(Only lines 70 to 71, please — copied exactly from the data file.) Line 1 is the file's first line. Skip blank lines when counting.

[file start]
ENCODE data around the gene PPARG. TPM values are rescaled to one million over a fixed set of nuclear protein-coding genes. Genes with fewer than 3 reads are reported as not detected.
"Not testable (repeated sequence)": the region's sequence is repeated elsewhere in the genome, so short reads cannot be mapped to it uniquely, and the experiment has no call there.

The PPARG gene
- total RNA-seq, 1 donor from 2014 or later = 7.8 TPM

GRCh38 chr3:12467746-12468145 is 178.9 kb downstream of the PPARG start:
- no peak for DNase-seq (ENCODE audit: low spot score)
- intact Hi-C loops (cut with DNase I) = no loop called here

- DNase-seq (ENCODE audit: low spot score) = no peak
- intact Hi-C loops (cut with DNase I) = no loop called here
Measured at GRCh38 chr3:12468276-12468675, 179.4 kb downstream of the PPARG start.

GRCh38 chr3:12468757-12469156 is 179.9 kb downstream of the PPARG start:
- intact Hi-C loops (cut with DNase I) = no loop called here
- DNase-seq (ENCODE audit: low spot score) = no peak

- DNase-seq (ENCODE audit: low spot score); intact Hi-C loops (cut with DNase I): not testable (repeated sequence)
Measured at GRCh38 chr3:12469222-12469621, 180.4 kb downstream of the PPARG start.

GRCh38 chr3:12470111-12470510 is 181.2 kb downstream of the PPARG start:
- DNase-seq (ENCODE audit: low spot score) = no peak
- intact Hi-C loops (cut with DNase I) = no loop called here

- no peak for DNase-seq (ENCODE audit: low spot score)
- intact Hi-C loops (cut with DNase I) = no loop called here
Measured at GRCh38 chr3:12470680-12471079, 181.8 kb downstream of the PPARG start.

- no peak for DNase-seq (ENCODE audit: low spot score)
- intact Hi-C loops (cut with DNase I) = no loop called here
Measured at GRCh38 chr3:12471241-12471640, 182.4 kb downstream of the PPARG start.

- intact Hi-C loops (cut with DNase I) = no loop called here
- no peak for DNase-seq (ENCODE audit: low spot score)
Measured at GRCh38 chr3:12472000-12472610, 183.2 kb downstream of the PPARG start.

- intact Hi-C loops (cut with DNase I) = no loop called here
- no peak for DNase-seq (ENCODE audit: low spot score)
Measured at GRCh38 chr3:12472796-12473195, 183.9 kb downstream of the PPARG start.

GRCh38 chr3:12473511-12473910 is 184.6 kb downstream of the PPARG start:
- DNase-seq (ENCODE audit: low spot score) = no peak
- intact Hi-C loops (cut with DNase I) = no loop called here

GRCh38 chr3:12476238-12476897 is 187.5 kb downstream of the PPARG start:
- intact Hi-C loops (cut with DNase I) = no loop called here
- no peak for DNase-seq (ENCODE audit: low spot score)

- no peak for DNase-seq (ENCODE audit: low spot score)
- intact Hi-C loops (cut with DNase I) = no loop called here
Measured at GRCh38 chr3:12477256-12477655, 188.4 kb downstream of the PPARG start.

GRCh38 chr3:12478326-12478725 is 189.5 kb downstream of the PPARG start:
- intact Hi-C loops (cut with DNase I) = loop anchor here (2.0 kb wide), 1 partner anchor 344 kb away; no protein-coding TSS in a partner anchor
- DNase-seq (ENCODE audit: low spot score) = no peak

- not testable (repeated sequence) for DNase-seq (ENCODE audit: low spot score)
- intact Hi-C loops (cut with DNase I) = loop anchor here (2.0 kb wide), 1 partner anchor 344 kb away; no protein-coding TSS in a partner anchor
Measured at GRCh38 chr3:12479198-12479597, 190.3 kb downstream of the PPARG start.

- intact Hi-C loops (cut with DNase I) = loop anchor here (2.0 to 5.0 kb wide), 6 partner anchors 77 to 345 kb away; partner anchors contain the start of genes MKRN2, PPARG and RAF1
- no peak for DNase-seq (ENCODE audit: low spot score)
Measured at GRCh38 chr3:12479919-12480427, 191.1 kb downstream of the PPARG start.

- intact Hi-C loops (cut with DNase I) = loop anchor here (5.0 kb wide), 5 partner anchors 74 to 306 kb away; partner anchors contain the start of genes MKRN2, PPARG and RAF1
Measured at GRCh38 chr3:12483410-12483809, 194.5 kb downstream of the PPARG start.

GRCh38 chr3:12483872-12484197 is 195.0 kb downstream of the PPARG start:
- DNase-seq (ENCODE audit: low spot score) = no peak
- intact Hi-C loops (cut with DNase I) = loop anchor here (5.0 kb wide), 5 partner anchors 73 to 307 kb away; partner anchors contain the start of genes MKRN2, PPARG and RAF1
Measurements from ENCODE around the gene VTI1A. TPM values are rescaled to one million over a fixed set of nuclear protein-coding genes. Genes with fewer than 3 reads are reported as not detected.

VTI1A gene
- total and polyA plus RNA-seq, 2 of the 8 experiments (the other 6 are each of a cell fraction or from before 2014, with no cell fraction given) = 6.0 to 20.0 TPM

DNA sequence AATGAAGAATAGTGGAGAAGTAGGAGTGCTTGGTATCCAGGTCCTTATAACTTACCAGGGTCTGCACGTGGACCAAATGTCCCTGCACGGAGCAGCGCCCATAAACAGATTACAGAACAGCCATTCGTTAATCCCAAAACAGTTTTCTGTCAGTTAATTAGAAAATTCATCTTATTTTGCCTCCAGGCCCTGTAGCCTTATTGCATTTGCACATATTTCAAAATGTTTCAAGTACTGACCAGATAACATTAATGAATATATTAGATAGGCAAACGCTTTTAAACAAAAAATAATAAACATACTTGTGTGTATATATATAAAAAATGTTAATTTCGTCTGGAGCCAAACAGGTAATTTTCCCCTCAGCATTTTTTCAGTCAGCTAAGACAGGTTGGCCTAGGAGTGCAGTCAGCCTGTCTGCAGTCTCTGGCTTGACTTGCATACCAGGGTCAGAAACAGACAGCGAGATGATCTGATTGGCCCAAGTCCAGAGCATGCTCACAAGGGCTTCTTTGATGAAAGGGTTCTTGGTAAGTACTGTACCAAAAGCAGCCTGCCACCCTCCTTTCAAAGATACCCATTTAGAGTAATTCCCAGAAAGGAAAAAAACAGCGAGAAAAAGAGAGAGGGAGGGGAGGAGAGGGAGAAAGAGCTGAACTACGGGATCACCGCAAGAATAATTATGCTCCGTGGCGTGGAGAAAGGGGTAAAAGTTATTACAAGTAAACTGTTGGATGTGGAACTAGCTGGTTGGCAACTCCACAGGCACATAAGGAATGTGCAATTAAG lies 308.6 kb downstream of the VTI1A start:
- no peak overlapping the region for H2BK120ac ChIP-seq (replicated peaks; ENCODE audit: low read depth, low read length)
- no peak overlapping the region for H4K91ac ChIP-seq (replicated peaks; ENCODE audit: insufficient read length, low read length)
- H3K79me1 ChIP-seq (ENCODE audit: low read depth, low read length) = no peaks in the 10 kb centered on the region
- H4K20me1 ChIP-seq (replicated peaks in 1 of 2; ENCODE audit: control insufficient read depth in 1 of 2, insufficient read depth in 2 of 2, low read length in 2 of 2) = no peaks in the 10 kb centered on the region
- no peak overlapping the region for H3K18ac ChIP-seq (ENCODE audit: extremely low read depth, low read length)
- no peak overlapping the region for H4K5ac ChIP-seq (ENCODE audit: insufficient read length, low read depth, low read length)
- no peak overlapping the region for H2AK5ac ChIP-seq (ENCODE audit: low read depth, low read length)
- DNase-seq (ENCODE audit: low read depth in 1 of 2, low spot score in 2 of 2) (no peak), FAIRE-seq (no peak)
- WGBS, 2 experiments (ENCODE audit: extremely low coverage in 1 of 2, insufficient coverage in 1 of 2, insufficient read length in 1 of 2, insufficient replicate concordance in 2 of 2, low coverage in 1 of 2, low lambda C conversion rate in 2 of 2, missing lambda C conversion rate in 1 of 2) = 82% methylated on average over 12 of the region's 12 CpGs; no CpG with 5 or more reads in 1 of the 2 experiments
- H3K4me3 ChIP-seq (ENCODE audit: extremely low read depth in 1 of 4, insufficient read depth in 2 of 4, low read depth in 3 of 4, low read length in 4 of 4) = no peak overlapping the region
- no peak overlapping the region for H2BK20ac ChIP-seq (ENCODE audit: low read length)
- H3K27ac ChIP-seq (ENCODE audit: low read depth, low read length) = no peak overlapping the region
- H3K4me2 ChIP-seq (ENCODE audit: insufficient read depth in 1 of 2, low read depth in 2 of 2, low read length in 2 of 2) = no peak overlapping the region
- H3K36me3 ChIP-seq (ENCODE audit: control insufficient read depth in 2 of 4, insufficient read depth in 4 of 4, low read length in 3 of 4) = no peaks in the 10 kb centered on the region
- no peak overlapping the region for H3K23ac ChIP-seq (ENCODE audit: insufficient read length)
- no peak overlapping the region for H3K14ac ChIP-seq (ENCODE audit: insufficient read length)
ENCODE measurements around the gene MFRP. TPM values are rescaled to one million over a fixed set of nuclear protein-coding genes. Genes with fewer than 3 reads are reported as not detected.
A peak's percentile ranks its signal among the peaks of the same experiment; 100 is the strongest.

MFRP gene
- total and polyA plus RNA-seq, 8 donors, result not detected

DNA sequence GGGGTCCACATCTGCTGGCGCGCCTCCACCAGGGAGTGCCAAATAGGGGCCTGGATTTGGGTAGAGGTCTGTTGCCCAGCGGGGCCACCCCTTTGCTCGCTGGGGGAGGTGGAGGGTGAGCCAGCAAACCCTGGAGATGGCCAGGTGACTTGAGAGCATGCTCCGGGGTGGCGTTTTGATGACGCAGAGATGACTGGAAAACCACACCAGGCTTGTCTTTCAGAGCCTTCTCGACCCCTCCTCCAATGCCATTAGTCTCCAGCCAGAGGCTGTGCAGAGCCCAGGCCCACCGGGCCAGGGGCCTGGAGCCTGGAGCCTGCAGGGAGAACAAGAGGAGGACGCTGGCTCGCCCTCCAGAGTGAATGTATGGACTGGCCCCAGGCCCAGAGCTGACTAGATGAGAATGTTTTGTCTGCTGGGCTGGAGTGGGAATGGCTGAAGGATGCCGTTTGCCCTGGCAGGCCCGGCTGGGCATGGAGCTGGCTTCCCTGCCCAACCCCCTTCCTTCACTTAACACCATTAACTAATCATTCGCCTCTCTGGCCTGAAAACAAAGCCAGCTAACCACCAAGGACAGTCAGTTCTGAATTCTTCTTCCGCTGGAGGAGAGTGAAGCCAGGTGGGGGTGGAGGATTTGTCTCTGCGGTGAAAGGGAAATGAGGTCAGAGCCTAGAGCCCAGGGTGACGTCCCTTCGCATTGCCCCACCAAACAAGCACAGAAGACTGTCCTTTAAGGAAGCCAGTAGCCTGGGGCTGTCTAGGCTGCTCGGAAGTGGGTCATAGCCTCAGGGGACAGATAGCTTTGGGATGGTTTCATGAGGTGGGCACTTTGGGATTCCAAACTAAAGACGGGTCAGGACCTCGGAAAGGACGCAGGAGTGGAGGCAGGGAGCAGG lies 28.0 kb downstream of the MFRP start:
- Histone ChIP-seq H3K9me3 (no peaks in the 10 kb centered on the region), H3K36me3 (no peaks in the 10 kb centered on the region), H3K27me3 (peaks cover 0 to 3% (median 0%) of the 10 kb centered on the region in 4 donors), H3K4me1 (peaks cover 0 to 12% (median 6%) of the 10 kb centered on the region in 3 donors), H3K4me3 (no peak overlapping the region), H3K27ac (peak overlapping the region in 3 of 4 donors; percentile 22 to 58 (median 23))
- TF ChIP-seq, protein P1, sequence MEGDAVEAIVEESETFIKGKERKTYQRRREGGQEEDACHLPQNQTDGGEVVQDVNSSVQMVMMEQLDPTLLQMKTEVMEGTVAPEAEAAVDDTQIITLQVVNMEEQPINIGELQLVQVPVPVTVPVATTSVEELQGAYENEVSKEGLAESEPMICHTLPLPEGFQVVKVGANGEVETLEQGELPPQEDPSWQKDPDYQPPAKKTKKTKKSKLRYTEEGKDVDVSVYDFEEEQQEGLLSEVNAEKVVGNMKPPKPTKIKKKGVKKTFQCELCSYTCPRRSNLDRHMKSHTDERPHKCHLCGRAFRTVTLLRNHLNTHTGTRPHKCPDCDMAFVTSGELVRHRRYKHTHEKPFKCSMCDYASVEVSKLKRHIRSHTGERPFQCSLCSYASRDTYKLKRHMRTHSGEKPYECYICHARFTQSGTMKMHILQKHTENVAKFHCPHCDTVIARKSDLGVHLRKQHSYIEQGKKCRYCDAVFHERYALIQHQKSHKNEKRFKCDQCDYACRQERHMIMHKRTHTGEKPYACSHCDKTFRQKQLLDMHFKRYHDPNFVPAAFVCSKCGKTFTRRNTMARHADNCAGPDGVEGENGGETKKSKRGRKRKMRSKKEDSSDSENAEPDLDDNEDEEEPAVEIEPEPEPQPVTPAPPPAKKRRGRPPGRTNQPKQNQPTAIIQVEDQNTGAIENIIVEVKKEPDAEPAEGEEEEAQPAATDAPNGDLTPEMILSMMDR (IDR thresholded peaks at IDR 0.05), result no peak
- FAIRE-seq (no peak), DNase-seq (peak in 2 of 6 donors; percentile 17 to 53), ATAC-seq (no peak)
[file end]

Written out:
- H3K4me2 ChIP-seq (ENCODE audit: insufficient read depth in 1 of 2, low read depth in 2 of 2, low read length in 2 of 2) = no peak overlapping the region
- H3K36me3 ChIP-seq (ENCODE audit: control insufficient read depth in 2 of 4, insufficient read depth in 4 of 4, low read length in 3 of 4) = no peaks in the 10 kb centered on the region